Fox special promoted numerous myths and falsehoods about Obama and the economic recovery bill

››› ››› CHRISTINE SCHWEN

In Fox News' special, Trillion with a T, Bret Baier promoted or repeated several myths and falsehoods about President Obama and the economic recovery bill, including that some of the spending in the bill -- which Obama has now signed into law -- isn't stimulus; that the bill will lead to "the government deciding which procedures you can have and which ones you can't"; that it would prohibit any religious activity in facilities receiving money; that the Obama administration advocated cutting the defense budget by 10 percent; and that Obama admitted "there might be some pork" in the bill.

In the "exclusive Fox News investigative report," Trillion with a T, which aired February 14-16, host and Special Report anchor Bret Baier promoted or repeated several myths and falsehoods about President Obama and the American Recovery and Reinvestment Act, which Obama signed into law on February 17. These myths and falsehoods include: the assertion that some of the spending in the bill isn't stimulus; the assertion that the recovery bill will lead to "the government deciding which procedures you can have and which ones you can't"; the assertion that the bill would prohibit any religious activity in facilities receiving money; the assertion that the Obama administration advocated cutting the defense budget by 10 percent; and the assertion that Obama admitted that "there might be some pork" in the bill.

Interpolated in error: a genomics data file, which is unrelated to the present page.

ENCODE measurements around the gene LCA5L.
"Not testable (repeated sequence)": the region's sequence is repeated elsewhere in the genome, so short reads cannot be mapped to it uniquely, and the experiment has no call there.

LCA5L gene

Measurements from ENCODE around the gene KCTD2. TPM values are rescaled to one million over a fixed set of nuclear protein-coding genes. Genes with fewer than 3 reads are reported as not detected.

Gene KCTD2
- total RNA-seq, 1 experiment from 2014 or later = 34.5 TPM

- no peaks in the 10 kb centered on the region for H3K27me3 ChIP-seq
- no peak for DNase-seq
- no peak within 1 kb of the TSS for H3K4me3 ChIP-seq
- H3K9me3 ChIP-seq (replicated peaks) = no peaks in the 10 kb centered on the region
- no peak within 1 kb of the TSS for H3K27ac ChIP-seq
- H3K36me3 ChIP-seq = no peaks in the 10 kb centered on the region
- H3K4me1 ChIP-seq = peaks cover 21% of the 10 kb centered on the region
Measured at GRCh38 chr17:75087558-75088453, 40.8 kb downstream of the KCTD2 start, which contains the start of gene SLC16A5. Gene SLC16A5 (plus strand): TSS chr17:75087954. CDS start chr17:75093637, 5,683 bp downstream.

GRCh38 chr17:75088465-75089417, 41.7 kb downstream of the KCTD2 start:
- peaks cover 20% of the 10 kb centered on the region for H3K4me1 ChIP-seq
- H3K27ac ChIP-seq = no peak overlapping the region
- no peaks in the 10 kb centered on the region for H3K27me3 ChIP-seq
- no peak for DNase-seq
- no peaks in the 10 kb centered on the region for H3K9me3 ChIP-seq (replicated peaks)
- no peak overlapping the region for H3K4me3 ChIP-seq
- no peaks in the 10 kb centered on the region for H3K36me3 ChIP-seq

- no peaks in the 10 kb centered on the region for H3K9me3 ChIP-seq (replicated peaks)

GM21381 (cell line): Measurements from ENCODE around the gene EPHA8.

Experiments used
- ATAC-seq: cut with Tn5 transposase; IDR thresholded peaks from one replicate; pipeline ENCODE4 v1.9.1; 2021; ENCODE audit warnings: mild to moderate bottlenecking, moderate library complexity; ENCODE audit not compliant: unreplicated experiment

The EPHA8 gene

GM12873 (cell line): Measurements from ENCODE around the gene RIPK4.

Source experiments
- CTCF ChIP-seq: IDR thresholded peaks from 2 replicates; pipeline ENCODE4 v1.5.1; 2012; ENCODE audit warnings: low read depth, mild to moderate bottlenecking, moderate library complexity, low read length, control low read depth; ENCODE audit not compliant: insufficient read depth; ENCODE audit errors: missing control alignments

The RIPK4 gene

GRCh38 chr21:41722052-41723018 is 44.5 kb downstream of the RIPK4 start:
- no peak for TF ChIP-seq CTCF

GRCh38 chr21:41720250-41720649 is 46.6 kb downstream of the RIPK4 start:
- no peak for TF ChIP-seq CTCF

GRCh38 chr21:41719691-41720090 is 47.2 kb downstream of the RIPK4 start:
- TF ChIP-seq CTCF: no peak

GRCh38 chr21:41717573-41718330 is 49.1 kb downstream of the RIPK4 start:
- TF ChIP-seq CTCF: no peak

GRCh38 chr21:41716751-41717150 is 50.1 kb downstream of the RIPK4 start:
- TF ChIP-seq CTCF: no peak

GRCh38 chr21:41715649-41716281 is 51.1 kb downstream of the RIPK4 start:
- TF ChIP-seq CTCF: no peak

Spending in the bill isn't stimulus

Several times during the program, Baier uncritically aired and repeated the myth that some of the spending in the bill is not stimulus. Twice, Baier uncritically aired Rep. Jeb Hensarling (R-TX) stating that the bill is not an economic stimulus bill, once stating, "We need an economic stimulus bill, not a big government stimulus bill," and also singling out funding for school lunches and Amtrak: "We're stimulating big government, we're not stimulating the economy here, you know? It's the three quarters of a billion for the after-school lunch program. It may be a decent program on its own, but doesn't stimulate the economy."